Members of BC Hydro’s Campbell River System Hydroelectric Facilities Liaison Committee seen touring the facility’s access tunnel. Neil Cameron photo

Campbell River hydro project workers pitch a perfect safety game

The billion dollar price tag is not the only astonishing number

By Neil Cameron

I’ve been a member of BC Hydro’s Campbell River System Hydroelectric Facilities Liaison Committee for about five years. At numerous meetings I saw a lot of figures.

The $1 billion price tag for the new John Hart powerhouse was one. Then there were other architectural, engineering and structural numbers. None of which I can really say I understood.

But after a tour of the new underground facilities recently, I learned of two almost unbelievable numbers.

The first one was 3,750,000.

That was the person hours it took to build the facility.

The second one was 0.

That was the number of lost time hours due to injury.

Just the time span would lead one to believe that something would eventually happen. But some of the work the project entailed makes those two figures probably the greatest shut out of all time.

They drilled, blasted and removed the equivalent of 120 Olympic-sized pools worth of rock, sometimes inch by inch.

Heavy machinery was buzzing everywhere yet it was like a fine-tuned orchestra in timing. Drilling equipment, dump trucks, excavators, bulldozers, you name it. They came and went, hauling and delivering, digging and clearing. It peaked with 500 people in Campbell River working on the project.

Their working quarters for the most part were the tunnels and caverns they dug.

They maneuvered and installed huge pieces of machinery into the facility. The wiring and cables alone would seem to stretch from here to the moon.

The equivalent of about 19 Olympic-sized swimming pools worth of concrete was placed within the project site.

And then they had to eventually open the water intake gate to the over eight-metre-in-diameter tunnel and let millions of gallons of water rush into the system. Then they had to de-water it for more testing and fine tuning.

The work on the new intake at the John Hart dam was also daunting. I saw the coffer dam and scaffolding perhaps four stories high. They worked on both sides of the dam, with one area holding back the entire lake and the other looking out precipitously down towards the new tunnel shaft that would drop vertically about 65 metres before turning and moving down to the new powerhouse about 1.6 km away.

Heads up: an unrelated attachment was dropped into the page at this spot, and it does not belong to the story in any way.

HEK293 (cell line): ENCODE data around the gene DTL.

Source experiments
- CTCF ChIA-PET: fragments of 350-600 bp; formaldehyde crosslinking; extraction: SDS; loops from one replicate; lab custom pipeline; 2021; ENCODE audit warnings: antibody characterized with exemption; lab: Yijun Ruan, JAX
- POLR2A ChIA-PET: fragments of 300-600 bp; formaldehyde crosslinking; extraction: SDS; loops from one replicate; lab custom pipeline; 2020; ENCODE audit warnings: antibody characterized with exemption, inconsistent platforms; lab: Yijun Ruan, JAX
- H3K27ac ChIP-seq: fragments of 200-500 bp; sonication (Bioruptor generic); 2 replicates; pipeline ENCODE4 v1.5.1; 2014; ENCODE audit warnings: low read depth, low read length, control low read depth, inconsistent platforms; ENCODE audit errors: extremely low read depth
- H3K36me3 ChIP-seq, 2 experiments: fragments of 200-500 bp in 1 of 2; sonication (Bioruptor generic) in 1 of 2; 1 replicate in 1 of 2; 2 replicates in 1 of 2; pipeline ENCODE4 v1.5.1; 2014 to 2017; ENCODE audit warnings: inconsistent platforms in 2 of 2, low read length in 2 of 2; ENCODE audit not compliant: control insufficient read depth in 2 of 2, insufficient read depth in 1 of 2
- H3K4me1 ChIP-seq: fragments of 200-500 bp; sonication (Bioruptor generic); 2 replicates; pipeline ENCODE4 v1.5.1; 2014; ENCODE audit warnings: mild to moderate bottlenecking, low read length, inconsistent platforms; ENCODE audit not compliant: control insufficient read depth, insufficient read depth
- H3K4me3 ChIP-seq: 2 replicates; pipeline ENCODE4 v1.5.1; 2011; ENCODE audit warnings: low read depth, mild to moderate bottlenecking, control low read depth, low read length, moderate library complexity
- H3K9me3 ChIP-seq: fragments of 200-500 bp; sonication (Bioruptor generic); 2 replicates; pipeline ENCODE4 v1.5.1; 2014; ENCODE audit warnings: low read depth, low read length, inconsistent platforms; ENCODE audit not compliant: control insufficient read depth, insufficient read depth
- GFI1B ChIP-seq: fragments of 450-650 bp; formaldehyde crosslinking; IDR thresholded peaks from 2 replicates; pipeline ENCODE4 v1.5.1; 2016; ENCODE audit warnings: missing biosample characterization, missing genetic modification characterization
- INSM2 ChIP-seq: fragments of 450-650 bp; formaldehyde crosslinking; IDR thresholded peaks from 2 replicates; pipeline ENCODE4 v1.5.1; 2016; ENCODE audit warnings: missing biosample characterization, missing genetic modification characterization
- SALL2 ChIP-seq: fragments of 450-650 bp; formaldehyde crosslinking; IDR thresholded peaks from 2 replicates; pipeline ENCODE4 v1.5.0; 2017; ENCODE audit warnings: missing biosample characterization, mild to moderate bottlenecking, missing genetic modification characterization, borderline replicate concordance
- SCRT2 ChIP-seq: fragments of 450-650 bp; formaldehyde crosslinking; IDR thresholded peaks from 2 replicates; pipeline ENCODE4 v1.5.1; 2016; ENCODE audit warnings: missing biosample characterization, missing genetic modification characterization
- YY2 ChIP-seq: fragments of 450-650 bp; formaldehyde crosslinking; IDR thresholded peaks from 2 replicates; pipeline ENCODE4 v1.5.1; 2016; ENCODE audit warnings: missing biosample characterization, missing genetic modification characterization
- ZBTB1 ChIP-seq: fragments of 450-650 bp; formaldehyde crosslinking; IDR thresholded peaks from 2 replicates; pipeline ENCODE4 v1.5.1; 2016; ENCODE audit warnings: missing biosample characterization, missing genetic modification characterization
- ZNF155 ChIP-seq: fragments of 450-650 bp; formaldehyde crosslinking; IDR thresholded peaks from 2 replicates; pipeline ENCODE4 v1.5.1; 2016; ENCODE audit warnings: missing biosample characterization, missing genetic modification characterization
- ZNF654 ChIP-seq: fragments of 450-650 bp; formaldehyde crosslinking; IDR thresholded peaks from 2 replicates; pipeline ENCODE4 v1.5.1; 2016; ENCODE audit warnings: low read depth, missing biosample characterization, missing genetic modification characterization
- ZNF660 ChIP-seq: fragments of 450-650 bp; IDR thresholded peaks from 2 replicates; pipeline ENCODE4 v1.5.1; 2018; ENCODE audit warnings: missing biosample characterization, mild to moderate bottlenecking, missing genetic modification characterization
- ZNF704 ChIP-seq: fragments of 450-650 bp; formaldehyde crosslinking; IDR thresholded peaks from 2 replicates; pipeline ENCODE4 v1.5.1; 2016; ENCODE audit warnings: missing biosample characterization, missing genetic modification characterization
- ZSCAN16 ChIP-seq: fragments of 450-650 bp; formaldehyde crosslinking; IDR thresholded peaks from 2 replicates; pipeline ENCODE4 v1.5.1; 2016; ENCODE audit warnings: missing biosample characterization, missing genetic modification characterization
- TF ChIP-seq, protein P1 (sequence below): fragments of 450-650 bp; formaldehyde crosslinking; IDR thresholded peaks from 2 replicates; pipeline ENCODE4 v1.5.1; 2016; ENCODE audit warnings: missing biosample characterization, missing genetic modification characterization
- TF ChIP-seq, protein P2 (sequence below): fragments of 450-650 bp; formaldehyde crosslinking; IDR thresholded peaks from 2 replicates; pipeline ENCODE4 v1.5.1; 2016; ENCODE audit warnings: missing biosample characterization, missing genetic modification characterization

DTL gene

Then had to remove the old facility and they took down the two huge white surge towers by blasting their bases and then taking apart the thick and sometimes ragged metal for recycling.

“The project was massive and complex, with many moving parts and scheduling,” said BC Hydro’s Stephen Watson. “Within that, the project had an amazing safety culture, and that’s what you need to be successful. Safety was number one. From safety training to the step back cards that identify the risks before entering a work zone, our contractor InPower BC and the entire team, down to each individual, had a role to play. Everyone who worked there needs to share in this most important and tremendous safety record.”

Finally, they tore down the old three-story generating building AFTER taking out the six generators and all the equipment from the inside.

There was more, stuff I never saw and wouldn’t be allowed to see because it was too dangerous for spectators.

In the end we can look at figures like the billion dollar price tag, the millions of dollars generated into the community, number of years of a much safer and secure facility for years to come and the megawatts it produces.

But the 3,750,00 and zero numbers are the most fantastic of them all. Because that meant fathers and mothers, aunts and uncles, brothers and sisters all returned home every night safe and sound.

For a project that you would not be remiss in suggesting could be “a mistake waiting to happen” that is an extraordinary accomplishment. It was not just a shut out, it was a no hitter and a perfect game.

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